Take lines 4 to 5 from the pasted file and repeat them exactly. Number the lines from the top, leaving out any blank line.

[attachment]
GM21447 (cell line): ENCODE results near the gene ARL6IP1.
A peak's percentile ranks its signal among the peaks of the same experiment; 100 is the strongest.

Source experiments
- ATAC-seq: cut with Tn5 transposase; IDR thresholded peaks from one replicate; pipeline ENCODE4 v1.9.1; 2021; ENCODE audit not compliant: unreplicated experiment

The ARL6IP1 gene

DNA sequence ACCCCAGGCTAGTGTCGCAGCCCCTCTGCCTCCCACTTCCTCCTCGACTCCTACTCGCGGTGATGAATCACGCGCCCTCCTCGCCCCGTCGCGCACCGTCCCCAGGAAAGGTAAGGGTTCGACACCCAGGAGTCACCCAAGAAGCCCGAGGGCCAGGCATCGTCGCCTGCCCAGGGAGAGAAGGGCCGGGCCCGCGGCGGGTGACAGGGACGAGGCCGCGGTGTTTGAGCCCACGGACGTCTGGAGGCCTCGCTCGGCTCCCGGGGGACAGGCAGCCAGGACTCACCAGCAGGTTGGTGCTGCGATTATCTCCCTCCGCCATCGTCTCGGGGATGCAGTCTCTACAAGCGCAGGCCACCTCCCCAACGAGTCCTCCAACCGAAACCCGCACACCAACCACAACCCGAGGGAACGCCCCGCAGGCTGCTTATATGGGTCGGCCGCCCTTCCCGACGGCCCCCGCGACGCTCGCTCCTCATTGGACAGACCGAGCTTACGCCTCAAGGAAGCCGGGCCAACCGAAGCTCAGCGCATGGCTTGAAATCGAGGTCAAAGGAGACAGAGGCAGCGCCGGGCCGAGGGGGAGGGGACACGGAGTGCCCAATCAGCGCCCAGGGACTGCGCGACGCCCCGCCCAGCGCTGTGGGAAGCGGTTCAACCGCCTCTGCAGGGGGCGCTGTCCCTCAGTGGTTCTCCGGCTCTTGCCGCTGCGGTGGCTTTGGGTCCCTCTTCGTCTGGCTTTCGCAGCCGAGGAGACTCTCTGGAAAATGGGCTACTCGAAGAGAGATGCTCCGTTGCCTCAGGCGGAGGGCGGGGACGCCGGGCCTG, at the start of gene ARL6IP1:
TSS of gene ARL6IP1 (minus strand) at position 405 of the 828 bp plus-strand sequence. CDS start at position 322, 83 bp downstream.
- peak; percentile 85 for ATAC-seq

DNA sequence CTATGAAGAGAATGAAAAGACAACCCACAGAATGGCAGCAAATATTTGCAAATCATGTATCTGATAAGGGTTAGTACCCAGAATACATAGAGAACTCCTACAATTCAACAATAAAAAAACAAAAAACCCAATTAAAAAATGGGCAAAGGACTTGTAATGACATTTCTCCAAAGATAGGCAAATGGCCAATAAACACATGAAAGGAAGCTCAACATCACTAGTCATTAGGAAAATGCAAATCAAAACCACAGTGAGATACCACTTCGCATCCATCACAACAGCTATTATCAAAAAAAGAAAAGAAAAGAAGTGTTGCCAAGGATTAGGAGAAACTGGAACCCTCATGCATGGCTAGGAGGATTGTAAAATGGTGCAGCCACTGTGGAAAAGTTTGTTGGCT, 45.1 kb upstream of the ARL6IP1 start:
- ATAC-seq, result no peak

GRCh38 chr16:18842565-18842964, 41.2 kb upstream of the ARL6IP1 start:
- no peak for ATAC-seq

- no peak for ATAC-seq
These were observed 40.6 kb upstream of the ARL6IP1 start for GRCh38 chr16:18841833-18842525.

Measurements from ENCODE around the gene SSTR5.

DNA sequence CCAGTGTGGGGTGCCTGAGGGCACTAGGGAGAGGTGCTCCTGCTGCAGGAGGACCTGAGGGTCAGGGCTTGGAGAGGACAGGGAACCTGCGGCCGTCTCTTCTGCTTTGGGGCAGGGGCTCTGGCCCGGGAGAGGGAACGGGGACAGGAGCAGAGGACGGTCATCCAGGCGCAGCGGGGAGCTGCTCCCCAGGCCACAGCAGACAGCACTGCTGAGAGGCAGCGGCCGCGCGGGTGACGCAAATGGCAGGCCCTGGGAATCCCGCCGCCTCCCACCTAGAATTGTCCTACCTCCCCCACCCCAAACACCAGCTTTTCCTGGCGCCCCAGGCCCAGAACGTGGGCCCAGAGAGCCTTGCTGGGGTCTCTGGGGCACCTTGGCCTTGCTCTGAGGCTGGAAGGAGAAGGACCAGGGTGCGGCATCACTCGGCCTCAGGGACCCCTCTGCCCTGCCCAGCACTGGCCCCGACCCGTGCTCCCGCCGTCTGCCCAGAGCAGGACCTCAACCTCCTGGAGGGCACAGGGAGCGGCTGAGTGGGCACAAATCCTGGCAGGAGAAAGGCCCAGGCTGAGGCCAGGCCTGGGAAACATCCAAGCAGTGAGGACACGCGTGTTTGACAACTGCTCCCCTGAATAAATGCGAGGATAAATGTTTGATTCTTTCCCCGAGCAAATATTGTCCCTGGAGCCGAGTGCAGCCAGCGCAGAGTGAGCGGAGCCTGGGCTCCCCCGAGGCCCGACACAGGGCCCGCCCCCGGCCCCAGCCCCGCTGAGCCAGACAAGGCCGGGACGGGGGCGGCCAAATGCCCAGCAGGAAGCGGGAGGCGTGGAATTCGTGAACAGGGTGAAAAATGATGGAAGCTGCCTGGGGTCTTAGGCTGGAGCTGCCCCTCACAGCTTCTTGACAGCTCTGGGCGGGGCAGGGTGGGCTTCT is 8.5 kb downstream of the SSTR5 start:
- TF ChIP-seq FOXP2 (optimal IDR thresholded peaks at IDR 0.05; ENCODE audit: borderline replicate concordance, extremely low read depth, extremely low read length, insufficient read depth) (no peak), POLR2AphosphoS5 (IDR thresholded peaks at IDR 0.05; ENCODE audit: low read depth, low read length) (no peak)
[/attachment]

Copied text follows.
- ATAC-seq: cut with Tn5 transposase; IDR thresholded peaks from one replicate; pipeline ENCODE4 v1.9.1; 2021; ENCODE audit not compliant: unreplicated experiment

The ARL6IP1 gene